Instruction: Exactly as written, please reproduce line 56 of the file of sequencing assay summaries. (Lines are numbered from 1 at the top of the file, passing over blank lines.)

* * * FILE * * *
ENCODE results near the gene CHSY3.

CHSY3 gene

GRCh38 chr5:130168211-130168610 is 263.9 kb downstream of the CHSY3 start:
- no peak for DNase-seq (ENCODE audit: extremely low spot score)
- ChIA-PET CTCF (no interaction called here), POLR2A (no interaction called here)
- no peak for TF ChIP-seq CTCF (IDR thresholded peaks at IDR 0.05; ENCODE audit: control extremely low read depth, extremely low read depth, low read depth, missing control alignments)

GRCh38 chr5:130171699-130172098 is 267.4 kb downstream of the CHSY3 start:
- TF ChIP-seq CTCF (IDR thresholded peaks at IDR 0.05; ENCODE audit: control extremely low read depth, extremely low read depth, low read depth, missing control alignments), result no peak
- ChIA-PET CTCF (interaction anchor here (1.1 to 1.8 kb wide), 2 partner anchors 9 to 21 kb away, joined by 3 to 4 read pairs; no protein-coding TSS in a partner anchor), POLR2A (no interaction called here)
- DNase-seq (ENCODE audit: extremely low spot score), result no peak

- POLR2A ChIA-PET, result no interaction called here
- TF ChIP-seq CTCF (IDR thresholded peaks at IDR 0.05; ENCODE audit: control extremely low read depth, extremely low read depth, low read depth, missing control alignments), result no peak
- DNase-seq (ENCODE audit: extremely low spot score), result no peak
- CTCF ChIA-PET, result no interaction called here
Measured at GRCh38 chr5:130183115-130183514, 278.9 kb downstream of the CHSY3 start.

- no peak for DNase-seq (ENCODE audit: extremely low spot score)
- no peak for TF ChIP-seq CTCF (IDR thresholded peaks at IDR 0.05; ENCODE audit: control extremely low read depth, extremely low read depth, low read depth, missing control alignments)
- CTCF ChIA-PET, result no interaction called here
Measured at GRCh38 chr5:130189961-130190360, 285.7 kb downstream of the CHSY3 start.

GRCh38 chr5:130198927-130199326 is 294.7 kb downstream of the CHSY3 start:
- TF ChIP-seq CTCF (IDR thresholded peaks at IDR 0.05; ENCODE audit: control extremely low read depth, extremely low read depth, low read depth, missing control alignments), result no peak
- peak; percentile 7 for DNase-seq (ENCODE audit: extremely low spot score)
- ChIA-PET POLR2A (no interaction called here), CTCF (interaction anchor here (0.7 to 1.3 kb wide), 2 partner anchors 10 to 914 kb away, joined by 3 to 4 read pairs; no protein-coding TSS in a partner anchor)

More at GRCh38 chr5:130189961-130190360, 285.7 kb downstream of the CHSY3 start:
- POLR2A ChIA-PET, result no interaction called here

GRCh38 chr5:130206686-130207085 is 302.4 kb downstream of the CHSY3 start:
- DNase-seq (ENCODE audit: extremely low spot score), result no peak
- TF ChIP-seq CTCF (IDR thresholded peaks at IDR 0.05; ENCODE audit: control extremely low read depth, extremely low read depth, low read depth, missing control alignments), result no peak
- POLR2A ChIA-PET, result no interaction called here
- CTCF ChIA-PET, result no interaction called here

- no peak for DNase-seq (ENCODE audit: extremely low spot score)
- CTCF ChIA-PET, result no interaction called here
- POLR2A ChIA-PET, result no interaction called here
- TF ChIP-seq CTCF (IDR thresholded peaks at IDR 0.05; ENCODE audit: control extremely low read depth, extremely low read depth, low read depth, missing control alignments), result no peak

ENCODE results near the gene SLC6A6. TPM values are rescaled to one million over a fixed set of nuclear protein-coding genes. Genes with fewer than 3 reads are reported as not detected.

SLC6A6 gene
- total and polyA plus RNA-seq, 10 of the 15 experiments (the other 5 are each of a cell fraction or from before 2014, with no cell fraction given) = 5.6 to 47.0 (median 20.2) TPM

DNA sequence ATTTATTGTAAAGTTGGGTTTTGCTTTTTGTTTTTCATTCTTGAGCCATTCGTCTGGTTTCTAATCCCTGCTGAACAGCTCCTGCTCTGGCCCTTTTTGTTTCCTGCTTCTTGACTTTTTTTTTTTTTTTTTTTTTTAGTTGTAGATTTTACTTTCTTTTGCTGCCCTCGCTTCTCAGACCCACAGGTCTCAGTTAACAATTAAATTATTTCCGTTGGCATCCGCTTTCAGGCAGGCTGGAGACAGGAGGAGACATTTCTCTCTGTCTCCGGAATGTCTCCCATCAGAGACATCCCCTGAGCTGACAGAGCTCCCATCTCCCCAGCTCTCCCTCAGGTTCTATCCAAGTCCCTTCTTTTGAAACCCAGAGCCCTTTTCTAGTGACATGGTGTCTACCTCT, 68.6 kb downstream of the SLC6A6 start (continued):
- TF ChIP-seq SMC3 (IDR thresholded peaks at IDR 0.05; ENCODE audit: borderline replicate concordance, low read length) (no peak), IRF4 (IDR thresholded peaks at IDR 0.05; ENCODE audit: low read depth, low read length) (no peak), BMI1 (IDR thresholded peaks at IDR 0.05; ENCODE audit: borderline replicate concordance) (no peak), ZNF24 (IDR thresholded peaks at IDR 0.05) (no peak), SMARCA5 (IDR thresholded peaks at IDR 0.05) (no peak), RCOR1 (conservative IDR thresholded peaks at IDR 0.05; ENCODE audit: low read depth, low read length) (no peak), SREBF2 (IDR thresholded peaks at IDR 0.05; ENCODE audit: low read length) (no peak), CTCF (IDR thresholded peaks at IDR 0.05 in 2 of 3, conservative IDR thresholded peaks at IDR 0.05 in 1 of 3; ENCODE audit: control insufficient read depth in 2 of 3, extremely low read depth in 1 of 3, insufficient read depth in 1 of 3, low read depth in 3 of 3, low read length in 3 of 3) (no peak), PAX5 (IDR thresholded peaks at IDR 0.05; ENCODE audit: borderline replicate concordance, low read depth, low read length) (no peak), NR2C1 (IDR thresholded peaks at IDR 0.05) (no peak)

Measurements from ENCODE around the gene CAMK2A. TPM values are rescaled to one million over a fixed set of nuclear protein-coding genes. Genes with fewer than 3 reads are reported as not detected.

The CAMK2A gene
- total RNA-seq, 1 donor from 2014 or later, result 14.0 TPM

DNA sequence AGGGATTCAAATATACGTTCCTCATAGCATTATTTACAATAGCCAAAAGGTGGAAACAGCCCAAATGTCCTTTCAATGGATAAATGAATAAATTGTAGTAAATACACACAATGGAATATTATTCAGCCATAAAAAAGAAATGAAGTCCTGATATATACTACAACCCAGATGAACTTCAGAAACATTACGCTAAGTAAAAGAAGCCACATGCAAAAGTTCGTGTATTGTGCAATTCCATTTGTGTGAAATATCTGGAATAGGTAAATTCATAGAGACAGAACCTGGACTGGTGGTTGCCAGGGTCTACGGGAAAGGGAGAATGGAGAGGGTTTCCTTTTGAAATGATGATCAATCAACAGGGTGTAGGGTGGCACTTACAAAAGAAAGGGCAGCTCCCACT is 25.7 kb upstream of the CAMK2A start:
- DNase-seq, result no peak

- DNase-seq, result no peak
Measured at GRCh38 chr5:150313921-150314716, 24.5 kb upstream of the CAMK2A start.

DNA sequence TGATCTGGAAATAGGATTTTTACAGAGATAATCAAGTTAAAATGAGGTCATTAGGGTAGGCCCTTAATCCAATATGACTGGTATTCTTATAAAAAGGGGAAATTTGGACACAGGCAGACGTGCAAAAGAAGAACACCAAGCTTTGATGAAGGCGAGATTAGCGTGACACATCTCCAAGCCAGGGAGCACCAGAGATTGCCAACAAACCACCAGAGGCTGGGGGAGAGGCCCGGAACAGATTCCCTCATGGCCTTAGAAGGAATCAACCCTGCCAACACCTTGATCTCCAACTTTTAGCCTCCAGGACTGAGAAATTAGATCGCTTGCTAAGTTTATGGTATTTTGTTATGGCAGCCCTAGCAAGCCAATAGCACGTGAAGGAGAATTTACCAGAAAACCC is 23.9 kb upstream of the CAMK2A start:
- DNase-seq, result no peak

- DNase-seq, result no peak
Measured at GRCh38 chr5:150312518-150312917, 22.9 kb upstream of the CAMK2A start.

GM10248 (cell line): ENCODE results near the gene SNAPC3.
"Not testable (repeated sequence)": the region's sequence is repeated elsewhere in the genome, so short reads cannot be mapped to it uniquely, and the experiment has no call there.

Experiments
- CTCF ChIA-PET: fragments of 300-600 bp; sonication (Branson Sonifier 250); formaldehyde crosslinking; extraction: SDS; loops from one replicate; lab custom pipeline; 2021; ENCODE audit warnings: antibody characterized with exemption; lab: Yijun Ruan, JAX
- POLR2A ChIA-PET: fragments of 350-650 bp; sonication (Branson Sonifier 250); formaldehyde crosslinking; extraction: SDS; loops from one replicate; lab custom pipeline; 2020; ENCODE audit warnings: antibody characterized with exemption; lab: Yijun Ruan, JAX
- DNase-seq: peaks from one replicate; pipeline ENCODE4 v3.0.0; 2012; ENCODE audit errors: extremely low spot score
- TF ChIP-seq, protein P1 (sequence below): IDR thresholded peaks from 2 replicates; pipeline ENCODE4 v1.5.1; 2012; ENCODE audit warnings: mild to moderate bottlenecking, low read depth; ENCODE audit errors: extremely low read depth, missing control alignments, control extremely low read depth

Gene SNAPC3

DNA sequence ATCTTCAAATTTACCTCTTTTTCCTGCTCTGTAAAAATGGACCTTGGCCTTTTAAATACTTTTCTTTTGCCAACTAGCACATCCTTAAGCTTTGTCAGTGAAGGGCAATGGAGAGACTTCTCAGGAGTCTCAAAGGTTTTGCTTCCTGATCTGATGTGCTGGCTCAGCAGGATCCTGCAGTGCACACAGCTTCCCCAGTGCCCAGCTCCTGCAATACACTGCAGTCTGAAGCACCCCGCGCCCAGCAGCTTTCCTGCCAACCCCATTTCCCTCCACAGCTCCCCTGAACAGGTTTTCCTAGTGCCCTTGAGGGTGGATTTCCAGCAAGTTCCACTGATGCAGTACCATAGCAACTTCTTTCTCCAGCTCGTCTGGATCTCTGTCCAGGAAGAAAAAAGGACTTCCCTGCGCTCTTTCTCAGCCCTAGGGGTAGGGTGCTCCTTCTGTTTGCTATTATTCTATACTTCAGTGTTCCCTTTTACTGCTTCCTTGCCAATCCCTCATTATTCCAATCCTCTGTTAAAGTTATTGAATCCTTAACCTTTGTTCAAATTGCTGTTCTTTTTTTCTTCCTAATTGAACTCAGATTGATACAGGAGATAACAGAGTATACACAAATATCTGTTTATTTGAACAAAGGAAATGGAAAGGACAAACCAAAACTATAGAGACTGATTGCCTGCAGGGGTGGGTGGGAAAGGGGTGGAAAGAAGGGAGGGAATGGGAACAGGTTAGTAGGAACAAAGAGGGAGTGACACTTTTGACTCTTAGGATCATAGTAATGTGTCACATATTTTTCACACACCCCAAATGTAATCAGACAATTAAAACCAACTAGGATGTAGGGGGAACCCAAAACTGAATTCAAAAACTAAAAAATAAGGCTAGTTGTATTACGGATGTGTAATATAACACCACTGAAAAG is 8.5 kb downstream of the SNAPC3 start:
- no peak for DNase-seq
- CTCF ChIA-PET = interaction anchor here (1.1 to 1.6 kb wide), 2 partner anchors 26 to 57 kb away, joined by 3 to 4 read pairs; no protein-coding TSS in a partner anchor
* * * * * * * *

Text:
- DNase-seq: peaks from one replicate; pipeline ENCODE4 v3.0.0; 2012; ENCODE audit errors: extremely low spot score